Wake-up call from Macau

The Venetian Macao has welcomed more than half a million visitors in its first week since opening - an average of more than 80,000 a day. That's unprecedented for an Asian theme park, let alone an 'integrated resort'.

Hong Kong Disneyland, by contrast, is averaging 11,000 a day while the government frets about how to pay for its next phase.

Consider that the Macau government put up not a penny for the Venetian's construction, yet takes 40 per cent of its gaming proceeds and 15 per cent of its corporate profit. There are no prizes for guessing which of China's two special administrative regions has the better investment.

Macau is on track to pull in more visitors than Hong Kong by the end of this year.

Indeed, Macau's decision to liberalise its gaming market in 2002 is likely to see the value of its tourist industry rival Hong Kong's by 2012.

It won't just be thanks to gaming, either: by 2010, Macau's hotel room inventory will triple to more than 30,000 (Hong Kong has 50,000). That is before the Wynn and MGM-Grand resorts, or Stanley Ho Hung-sun's Sociedade de Jogos de Macau, get going on Cotai.


Sheldon Adelson, chairman of the Las Vegas Sands Corp, eventually wants more than 60,000 rooms just on his part of Cotai. Luring visitors to these hotels - and their restaurants, bars, spas and theatres - will be the Venetian's convention and exhibition business.

The level of shopping by tourists, meanwhile, will quickly overtake Hong Kong: China UnionPay, the credit-card association, expects spending by mainland visitors in Macau to overtake what they spend in Hong Kong by the end of this year.

It would be tempting to say that all of this is happening because of Macau's chief executive, Edmund Ho Hau-wah, and his team.

The reality is that most of it is happening in spite of them. Government spending was actually down, year on year, in the first six months.


Yet that is not to belittle the Macau leadership. They have set the vision, put it all in motion, and know when it is better to let market forces do their work. By contrast, look at this response from the Hong Kong government.

Secretary for Commerce and Economic Development Frederick Ma Si-hang said this month: 'Competition in the exhibition and convention industry has heated up since a number of new facilities came on to the market in Macau recently. Hong Kong should raise its competitiveness. The government and the industry should increase their co-operation to fend off competition.'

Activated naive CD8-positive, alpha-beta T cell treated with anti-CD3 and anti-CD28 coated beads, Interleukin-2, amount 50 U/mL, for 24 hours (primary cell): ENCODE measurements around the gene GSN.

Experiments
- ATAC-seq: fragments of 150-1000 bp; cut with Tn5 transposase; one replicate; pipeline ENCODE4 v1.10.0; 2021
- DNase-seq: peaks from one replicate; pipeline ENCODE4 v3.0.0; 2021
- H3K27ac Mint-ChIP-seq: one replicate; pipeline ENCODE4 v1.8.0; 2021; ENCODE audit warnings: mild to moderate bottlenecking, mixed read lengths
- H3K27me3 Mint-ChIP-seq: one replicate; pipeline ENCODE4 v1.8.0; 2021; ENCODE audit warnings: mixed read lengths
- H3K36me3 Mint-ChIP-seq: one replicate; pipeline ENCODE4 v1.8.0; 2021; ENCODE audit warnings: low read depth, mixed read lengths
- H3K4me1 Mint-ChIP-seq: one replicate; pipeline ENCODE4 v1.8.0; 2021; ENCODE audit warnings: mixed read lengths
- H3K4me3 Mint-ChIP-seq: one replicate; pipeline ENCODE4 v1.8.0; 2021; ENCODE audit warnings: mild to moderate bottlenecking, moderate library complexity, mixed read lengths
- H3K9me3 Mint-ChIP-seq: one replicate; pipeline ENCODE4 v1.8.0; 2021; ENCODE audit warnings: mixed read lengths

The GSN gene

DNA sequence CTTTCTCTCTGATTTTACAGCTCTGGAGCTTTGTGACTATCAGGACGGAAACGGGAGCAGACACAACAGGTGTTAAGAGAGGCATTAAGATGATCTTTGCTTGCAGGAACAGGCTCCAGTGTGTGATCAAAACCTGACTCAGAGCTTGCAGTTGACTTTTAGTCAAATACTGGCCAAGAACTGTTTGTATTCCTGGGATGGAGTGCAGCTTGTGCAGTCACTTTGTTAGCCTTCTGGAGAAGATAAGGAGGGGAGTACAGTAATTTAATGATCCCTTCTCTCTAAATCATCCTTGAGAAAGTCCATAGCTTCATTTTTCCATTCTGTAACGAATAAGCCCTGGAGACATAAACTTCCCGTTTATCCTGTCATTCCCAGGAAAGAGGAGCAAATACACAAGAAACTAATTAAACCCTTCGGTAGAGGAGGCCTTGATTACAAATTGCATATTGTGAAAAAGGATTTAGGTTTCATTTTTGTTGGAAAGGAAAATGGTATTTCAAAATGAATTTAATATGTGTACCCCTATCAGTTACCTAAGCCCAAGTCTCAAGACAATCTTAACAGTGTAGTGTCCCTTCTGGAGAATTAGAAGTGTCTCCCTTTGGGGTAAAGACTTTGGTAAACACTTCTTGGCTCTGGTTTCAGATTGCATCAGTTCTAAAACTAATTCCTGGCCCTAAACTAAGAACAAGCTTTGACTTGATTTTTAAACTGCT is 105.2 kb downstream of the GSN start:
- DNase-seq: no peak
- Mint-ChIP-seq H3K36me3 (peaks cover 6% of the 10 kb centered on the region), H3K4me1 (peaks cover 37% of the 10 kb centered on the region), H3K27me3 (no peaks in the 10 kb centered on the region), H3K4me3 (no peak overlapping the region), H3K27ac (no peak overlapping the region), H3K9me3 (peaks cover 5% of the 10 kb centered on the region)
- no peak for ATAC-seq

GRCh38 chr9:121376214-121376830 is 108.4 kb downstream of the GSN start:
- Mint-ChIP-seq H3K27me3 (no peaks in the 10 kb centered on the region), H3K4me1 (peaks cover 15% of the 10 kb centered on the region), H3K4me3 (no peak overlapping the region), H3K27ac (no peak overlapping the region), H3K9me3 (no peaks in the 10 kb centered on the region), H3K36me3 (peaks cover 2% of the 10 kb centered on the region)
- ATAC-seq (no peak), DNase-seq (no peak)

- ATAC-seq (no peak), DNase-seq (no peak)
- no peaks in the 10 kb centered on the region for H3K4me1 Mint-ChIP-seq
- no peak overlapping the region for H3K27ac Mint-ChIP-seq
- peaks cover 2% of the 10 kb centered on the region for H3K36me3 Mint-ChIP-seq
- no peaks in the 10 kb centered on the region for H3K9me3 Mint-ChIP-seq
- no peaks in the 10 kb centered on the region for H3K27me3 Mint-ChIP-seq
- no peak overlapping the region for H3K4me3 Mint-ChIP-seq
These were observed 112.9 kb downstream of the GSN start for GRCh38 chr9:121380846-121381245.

So, the Hong Kong government's idea of a response to Macau's rise is to join hands with the owners of Hong Kong's hotels, theme parks and convention centres, and build a bigger fortress.

That would be hard, however, considering that the government already owns Disneyland, Ocean Park and both of the city's major exhibition and convention centres. And it couldn't get any more co-operative with the property tycoons who have made Hong Kong's hotels and luxury boutiques some of the most expensive in the world, with some of the smallest square footage per customer.

To be fair to Mr Ma, he is not paid to think about these things. Mike Rowse, of InvestHK, understands the complementary nature of Hong Kong and Macau.


Yet the last time he stuck his neck out in an attempt to put Hong Kong on the world tourist map - in the Harbourfest saga - he nearly had it chopped.

James Tien Pei-chun chief of the Hong Kong Tourism Board, is pushing his officials to find ways to work with Macau on joint international promotions. But the Venetian has been three years in the making, and the board still has no plan to make use of it.

Over the next two months, Macau will be hosting the China NBA Games, a Pete Sampras vs Roger Federer tennis match, the Asian Indoor Games and the Macau Grand Prix, to name just a few of the biggest events. What will Hong Kong be showing off to the world?


Mind you, a big chunk of Hong Kong's white-collar population doesn't 'get' Macau, either. I have had phone calls recently from media-buying agencies asking me: 'What's Cotai?' when their client was about to open a shop there. These kind of jobs will shift to Macau quickly, too.

Louis Vuitton's most profitable shop in Asia is located at the Wynn Macau. How long will it keep its entire management team in Hong Kong?

To be sure, anyone who hasn't been to Fernando's restaurant in a while ought to hop on a ferry and check out the new Macau for themselves. This time, they might be surprised to find that the Pearl River Delta's bluest skies are inside the Grand Canal Shoppes at the Macau Venetian.

Anthony Lawrance is a Macau-based publisher